Today was another sunny day, I and my husband had a fun time basking in sun and enjoying food and drinks 😋
I am not able to find time to put regular updates on Medium, if you are curious and interested in following what I am learning each day, please feel free to check 😁
The Journey of #100DaysOfCode (@henna_dev)
Hello Everyone, 👋 I had heard a lot on #100DaysOfCode and really wanted to work together with friends on this. I would…
I am also excited to share that we would be organizing our very first Dublin MongoDB user-group event on April 27, 2022. If you are around Dublin, you are more than welcome to join us 🤗
Dublin MUG: Let's talk Atlas, Realm and MongoDB Queries
G'Day, Folks, 👋 It's great to know we are now starting to get back to normal and more exciting things have started…
Let’s head over to Runtime environments, it was new information for me.
What is a Runtime Environment?
A runtime environment is where the program is executed. It determines what global objects a program can access and it can also impact how it runs. Today I am writing about two environments
- A browser (Chrome, or Firefox) runtime environment
- The Node runtime environment
A Browser’s Runtime Environment
website.htmlwith some code inside can be created on the computer:
<!-- website.html -->
<h1> Random Website </h1>
<script> window.alert('Hello World'); </script>
This file can be saved and opened in a browser. Upon loading, the embedded
<script></script> executes and the
window.alert() method creates a pop-up box in the browser with the text “Hello World”.
Now the question pops: Where did the
window.alert() method comes from and how can it control the browser?
This is because the code is getting executed in the browser’s runtime environment. The
window.alert() method is built into this environment and any program executed in a browser has access to this method. In fact, the window object provides access to a huge amount of data and functionality relating to the open browser window beyond just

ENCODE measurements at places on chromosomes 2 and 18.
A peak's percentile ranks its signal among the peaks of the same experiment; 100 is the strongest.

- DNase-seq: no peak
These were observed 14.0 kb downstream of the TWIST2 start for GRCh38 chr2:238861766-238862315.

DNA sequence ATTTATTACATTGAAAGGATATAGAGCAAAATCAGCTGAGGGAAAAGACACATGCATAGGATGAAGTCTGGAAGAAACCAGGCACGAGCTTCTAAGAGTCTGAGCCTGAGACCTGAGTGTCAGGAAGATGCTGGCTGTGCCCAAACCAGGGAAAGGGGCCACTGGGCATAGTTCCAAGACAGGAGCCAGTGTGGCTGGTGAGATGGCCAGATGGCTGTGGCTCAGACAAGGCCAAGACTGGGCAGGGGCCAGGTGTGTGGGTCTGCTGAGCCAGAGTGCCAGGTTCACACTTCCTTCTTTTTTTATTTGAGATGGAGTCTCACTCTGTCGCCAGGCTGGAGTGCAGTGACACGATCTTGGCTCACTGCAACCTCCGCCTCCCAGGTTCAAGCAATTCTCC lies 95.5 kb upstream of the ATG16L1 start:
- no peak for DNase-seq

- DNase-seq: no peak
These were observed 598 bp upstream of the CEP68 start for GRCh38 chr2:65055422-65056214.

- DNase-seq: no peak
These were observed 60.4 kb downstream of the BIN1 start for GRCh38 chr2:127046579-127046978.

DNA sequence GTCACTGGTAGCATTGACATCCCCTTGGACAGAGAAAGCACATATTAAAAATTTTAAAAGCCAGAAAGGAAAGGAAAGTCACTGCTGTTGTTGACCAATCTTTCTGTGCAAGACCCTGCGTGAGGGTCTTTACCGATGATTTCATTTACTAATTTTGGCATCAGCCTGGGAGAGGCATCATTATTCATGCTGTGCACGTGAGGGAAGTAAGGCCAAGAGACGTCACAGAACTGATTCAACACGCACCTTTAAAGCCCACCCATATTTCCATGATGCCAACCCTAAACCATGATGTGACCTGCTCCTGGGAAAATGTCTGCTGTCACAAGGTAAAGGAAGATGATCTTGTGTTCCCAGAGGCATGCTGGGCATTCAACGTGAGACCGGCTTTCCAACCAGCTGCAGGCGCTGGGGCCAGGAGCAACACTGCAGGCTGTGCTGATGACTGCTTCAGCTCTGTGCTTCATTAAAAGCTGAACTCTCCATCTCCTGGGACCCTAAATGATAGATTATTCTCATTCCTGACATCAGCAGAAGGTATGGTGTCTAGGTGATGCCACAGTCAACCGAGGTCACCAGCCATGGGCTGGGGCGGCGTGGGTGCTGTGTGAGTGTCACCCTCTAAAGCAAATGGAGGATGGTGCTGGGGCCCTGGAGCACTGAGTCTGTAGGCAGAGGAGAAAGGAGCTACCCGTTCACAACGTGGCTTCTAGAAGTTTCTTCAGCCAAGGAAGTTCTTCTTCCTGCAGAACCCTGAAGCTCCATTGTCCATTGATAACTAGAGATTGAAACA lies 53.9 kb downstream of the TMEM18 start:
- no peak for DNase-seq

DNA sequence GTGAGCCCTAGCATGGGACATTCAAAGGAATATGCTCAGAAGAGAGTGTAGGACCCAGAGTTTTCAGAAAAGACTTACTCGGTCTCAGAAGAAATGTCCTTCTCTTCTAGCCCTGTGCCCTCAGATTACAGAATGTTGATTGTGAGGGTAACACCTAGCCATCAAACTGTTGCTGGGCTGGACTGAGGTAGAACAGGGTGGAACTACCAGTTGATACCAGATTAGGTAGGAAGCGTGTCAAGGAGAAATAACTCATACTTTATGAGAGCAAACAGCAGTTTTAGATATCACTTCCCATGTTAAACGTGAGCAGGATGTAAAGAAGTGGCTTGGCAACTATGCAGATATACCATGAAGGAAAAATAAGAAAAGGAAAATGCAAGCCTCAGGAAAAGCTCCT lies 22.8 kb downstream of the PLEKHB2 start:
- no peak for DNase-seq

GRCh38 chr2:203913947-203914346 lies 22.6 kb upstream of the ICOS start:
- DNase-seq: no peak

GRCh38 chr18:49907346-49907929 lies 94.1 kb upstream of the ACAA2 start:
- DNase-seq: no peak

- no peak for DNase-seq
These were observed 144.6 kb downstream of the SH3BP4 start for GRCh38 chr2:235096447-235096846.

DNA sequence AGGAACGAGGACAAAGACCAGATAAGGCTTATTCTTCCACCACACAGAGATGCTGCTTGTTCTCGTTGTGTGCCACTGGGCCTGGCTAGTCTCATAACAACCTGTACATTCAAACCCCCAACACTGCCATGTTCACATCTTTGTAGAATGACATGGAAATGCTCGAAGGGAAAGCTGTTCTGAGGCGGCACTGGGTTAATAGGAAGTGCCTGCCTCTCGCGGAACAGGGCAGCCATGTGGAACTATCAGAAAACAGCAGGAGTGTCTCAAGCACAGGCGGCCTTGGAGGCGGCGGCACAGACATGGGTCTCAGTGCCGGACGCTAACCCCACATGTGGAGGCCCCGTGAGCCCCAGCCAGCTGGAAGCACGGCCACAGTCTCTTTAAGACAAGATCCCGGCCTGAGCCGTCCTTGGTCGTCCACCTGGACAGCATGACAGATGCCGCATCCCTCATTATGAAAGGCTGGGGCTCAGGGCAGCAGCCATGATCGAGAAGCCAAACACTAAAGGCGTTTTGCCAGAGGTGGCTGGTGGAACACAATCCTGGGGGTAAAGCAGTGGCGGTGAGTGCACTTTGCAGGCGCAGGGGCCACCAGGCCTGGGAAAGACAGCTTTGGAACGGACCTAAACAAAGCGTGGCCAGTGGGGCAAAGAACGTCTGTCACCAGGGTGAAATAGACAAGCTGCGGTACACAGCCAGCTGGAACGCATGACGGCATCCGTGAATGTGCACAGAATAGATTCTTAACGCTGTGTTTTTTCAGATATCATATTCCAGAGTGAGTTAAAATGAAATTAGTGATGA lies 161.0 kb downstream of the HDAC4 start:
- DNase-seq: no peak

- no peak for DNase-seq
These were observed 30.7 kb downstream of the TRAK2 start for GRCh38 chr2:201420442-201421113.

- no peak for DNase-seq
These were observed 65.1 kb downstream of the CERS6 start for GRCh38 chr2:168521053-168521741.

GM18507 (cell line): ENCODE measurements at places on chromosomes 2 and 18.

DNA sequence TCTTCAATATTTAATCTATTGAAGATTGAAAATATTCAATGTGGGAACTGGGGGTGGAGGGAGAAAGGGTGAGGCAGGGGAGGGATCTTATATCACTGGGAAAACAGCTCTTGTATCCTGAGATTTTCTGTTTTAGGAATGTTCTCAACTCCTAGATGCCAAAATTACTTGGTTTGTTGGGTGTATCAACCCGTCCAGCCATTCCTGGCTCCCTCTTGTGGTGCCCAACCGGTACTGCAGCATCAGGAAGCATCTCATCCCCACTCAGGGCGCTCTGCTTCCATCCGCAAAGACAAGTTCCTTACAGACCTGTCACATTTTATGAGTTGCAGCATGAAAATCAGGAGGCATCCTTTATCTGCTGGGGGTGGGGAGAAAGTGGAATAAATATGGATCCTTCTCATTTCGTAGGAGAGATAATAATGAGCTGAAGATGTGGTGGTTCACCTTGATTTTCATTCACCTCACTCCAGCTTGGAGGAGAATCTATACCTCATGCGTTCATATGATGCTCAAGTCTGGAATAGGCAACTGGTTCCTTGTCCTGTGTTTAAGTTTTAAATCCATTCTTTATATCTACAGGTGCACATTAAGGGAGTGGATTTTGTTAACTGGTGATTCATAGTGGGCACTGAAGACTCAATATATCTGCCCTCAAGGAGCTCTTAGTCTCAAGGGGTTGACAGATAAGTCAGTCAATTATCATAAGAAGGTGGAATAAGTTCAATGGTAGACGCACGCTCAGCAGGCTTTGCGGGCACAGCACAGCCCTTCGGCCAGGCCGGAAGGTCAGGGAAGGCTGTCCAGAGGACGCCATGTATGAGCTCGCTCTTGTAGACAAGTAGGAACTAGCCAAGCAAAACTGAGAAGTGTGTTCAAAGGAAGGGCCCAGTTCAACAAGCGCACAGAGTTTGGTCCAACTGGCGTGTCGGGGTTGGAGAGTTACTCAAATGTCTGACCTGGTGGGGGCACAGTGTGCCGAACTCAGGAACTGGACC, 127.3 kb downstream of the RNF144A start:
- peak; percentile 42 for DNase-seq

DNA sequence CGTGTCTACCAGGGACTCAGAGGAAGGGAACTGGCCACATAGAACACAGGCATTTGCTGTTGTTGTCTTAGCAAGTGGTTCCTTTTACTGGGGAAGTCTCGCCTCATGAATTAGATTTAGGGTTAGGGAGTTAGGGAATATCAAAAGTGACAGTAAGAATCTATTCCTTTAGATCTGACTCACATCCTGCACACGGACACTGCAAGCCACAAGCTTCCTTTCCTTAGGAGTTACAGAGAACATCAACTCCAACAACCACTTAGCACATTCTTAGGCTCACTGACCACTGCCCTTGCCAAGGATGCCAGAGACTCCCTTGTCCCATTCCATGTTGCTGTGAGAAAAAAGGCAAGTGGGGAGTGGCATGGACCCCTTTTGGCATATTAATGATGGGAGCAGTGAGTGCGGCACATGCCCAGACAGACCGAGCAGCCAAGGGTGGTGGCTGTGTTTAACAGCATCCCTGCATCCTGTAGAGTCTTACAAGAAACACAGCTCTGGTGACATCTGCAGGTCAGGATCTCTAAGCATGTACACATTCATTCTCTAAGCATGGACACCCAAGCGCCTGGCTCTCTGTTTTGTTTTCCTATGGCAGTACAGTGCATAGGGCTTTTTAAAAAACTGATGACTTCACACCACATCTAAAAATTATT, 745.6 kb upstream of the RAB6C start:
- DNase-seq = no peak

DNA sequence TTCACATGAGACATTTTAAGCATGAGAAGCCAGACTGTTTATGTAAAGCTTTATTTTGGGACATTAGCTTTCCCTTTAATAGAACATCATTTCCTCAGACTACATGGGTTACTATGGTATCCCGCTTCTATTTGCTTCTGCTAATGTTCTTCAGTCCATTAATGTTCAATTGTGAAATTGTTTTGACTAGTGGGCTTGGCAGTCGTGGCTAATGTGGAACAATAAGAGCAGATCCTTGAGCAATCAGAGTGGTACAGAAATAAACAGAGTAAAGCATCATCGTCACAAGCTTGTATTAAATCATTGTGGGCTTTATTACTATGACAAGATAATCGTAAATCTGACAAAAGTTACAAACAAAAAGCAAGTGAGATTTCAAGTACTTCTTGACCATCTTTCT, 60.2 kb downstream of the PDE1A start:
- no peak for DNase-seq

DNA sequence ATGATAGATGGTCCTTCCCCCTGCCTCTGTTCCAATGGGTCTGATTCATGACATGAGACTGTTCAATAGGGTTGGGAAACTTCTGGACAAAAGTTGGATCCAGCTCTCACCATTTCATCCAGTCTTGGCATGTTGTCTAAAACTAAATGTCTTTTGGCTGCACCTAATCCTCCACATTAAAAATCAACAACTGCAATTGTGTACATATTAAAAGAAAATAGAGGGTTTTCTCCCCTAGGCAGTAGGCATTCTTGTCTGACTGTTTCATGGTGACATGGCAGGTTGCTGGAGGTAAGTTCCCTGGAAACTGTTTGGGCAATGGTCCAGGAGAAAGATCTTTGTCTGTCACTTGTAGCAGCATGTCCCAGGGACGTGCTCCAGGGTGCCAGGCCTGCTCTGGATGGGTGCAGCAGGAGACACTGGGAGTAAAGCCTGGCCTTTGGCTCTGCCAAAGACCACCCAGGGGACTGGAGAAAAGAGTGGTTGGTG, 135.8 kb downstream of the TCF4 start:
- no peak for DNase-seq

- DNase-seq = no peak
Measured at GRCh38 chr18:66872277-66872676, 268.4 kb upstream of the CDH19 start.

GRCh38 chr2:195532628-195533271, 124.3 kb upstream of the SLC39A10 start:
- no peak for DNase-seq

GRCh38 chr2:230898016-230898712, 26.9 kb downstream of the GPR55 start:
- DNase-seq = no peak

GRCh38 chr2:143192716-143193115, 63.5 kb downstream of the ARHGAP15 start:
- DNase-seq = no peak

Applications created for and executed in the browser are known as front-end applications.
The Node Runtime Environment
Node is an entirely different runtime environment, meaning that browser-environment data values and functions, like
window.alert(), can’t be used.
Instead, the Node runtime environment gives back-end applications access to a variety of features unavailable in a browser, such as access to the server’s file system, database, and network.
For example, it's easy to check the directory of a file name myApp.js using the Node runtime environment variable
process.env is an object containing environment variables such as
process.env.PWD which contains the current working directory (and stands for “Print Working Directory”).
$ node myApp.js
node command tells the computer to execute the
myApp.js file in the Node environment. The
node command can also be used without a file argument to open up the Node Read-Eval-Print-Loop (REPL):
- a browser’s runtime environment
- the Node runtime environment
In each of these environments, different data values and functions are available, and these differences help distinguish front-end applications from back-end applications.